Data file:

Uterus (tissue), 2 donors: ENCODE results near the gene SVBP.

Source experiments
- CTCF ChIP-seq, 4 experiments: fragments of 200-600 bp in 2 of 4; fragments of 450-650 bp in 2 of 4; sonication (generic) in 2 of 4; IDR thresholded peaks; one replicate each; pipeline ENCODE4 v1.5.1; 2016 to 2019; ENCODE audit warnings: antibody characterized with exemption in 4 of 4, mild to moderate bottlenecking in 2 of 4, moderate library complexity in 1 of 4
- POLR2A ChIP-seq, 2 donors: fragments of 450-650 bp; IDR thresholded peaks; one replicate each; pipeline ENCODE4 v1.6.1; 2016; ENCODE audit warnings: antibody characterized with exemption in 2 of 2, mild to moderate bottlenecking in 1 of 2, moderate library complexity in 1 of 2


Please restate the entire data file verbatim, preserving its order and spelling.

Uterus (tissue), 2 donors: ENCODE results near the gene SVBP.

Source experiments
- CTCF ChIP-seq, 4 experiments: fragments of 200-600 bp in 2 of 4; fragments of 450-650 bp in 2 of 4; sonication (generic) in 2 of 4; IDR thresholded peaks; one replicate each; pipeline ENCODE4 v1.5.1; 2016 to 2019; ENCODE audit warnings: antibody characterized with exemption in 4 of 4, mild to moderate bottlenecking in 2 of 4, moderate library complexity in 1 of 4
- POLR2A ChIP-seq, 2 donors: fragments of 450-650 bp; IDR thresholded peaks; one replicate each; pipeline ENCODE4 v1.6.1; 2016; ENCODE audit warnings: antibody characterized with exemption in 2 of 2, mild to moderate bottlenecking in 1 of 2, moderate library complexity in 1 of 2